In organic chemistry synthesis, one of the first steps that is undertaken is to functionalize an alkane. A common method in "paper" synthesis is free-radical halogenation.
Free-radical halogenation substitutes a halogen for a hydrogen on an alkane. The two commonly used halogens are Bromine and Chlorine. Bromine is most often used because is results in only one product. Bromination, as a result of free-radical halogenation will exclusively bond at the most substituted carbon. Chlorine, on the other hand, will yield multiple products as it has no specificity for carbon substitution.
Free-radical halogenation occurs in the presence of ultraviolet light (hv). Most often, free-radical mechanisms have Initiation steps, Propagation steps and Termination steps.
The Initiation step begins with the bromine separating into two radicals with the addition of ultraviolet light.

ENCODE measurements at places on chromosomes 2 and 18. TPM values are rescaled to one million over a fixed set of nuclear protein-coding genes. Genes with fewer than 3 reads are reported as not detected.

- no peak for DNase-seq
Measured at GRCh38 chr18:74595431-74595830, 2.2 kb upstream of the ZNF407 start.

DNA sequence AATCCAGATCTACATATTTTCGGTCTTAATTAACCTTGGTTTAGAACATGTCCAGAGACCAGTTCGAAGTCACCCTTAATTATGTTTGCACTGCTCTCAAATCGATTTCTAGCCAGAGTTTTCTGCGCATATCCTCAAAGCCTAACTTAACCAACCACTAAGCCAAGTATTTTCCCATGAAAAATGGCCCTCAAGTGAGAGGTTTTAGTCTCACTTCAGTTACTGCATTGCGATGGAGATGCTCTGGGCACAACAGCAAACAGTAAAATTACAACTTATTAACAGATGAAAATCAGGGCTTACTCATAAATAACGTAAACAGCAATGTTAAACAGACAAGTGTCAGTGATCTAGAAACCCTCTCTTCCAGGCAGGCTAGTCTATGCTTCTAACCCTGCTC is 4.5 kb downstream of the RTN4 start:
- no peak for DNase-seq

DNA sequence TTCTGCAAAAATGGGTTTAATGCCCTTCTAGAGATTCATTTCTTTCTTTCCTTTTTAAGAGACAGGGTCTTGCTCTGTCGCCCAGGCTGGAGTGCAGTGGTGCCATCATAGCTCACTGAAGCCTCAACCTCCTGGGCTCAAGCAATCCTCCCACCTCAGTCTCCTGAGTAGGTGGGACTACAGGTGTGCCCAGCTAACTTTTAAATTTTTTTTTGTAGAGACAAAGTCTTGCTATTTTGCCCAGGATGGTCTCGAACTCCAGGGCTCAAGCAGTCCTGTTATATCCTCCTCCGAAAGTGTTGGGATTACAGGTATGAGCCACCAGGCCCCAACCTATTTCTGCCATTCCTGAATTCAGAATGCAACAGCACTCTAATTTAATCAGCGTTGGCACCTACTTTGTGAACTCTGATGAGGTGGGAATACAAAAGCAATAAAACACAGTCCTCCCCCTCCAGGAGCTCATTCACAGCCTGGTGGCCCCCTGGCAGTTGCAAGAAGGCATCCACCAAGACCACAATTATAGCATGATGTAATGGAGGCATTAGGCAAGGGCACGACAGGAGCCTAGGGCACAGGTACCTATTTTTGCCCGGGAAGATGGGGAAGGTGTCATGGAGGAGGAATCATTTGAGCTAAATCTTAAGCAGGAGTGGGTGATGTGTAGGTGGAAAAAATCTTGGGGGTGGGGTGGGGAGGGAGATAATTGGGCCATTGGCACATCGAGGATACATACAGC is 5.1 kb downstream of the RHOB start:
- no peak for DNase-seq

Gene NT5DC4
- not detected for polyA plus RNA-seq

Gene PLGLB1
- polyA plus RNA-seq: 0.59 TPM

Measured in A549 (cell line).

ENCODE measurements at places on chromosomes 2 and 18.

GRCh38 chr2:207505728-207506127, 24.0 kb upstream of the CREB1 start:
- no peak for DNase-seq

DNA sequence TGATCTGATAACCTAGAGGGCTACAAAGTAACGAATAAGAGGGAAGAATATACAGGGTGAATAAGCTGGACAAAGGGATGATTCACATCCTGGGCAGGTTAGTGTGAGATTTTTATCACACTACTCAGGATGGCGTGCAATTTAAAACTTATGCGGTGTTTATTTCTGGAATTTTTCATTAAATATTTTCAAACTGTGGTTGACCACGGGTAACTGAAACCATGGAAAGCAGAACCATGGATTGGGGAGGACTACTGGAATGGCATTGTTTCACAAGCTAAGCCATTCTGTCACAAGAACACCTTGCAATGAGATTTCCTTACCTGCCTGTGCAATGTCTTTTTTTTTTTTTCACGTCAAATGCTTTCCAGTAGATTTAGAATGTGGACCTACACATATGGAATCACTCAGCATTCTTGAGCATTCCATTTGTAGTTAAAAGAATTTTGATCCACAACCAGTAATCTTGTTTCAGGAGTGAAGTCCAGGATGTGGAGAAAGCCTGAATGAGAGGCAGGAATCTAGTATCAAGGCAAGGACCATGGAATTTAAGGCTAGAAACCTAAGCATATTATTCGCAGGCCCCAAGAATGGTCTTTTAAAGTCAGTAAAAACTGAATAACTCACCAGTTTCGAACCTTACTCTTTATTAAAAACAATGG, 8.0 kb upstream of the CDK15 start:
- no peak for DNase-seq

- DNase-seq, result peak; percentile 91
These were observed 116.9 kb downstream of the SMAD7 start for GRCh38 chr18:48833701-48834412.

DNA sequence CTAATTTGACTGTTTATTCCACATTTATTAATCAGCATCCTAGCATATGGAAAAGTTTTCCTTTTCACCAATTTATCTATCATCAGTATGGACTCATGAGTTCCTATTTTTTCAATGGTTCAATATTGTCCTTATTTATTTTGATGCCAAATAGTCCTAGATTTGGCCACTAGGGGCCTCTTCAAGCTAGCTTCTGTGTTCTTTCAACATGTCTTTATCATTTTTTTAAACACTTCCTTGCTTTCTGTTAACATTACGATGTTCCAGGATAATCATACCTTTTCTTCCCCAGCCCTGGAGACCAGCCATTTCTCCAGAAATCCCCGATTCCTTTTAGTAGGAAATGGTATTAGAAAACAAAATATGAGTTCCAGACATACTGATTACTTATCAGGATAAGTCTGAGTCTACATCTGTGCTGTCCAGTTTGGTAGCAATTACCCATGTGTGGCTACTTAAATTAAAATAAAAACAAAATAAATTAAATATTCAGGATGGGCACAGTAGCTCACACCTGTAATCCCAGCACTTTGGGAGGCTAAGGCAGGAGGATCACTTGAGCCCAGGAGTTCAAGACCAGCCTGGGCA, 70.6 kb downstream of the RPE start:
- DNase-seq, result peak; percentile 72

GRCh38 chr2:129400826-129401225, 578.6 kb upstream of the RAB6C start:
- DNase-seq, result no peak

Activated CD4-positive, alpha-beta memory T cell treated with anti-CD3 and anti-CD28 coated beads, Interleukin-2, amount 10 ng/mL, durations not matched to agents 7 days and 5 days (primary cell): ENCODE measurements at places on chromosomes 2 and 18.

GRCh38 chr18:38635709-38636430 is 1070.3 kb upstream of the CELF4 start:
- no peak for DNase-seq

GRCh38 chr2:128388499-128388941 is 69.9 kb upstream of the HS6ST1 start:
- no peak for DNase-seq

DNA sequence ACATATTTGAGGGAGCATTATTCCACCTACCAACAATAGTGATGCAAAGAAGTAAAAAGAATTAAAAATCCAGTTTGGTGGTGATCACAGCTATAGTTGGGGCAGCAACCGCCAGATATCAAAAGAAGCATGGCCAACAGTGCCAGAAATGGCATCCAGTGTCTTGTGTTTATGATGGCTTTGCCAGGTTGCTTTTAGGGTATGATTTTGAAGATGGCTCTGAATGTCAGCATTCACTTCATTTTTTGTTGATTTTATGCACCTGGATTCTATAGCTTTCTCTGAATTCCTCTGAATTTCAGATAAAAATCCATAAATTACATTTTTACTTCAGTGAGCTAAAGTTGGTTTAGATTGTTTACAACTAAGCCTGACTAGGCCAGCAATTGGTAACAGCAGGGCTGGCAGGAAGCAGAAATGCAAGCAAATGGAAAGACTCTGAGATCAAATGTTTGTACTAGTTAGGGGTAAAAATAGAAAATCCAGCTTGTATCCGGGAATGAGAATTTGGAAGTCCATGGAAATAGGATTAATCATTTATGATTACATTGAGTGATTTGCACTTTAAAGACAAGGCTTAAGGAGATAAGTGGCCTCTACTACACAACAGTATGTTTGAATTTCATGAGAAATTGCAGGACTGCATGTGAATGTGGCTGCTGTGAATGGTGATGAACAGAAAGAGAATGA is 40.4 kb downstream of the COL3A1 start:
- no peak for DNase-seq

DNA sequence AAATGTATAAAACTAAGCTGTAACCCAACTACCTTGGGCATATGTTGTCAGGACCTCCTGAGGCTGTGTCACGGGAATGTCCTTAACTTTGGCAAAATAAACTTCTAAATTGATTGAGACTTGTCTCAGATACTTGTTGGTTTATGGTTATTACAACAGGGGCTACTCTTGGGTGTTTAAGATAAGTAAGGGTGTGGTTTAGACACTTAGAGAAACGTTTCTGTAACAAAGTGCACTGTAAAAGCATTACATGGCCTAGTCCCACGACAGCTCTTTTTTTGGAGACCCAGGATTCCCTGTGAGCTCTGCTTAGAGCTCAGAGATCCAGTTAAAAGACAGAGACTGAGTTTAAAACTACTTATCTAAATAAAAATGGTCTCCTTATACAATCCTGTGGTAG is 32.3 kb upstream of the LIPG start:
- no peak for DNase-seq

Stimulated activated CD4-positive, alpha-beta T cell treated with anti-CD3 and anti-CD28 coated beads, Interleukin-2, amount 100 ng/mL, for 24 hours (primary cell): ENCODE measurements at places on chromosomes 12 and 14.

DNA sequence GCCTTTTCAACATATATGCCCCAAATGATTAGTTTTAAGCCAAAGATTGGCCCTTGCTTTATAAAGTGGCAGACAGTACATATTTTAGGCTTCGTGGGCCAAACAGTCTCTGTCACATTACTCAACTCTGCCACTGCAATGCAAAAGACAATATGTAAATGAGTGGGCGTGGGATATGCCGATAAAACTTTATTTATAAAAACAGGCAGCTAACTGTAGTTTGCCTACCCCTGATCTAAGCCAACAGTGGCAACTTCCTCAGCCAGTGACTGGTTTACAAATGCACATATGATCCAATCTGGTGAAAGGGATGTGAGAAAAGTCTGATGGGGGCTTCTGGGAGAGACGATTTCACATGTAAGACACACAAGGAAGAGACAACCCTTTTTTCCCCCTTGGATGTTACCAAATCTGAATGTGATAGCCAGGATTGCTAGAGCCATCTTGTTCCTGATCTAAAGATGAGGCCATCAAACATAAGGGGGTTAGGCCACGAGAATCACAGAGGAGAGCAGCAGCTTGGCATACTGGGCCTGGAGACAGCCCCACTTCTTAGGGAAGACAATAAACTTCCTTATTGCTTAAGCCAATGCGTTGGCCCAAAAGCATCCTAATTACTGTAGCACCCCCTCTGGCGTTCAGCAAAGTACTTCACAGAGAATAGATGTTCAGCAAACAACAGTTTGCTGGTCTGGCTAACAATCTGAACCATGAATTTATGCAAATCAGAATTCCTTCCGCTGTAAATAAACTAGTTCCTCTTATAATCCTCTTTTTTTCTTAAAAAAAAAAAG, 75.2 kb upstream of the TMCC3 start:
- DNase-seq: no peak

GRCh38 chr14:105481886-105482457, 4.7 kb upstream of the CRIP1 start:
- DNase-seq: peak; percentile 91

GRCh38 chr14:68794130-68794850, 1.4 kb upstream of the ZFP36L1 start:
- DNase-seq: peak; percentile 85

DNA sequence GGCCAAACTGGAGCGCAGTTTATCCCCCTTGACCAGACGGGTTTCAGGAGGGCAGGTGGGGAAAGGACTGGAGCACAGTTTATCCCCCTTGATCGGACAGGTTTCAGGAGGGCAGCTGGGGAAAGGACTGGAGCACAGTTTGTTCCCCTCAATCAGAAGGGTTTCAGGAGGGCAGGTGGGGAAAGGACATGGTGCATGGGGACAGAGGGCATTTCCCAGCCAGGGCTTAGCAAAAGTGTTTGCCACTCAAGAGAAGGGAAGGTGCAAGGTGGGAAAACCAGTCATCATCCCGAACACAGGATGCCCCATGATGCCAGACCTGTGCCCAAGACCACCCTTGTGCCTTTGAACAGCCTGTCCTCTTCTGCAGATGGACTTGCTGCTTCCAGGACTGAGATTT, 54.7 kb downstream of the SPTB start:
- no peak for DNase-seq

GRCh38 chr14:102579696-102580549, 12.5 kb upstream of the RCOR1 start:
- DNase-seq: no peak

The Propagation step begins when one of the bromine radicals abstracts a hydrogen (not a proton, the radical wants the electron) from the most substituted carbon (2) in the n-propane molecule. This results in an n-propane radical.
To keep the chain going, the n-propane radical reacts with a Br2 molecule yielding 2-bromo-propane and another bromine radical. If the propagation does not result in another radical, the reaction ends.
What can cause this chain-reaction to end? Side-reactions of two radicals. These are called Termination steps. Possible termination steps for this mechanism are:
1) Two Br radicals reacting with each other to reform Br2.
2) A Br radical reacting with an n-propane radical.
3) Two n-propane radicals reacting with each other.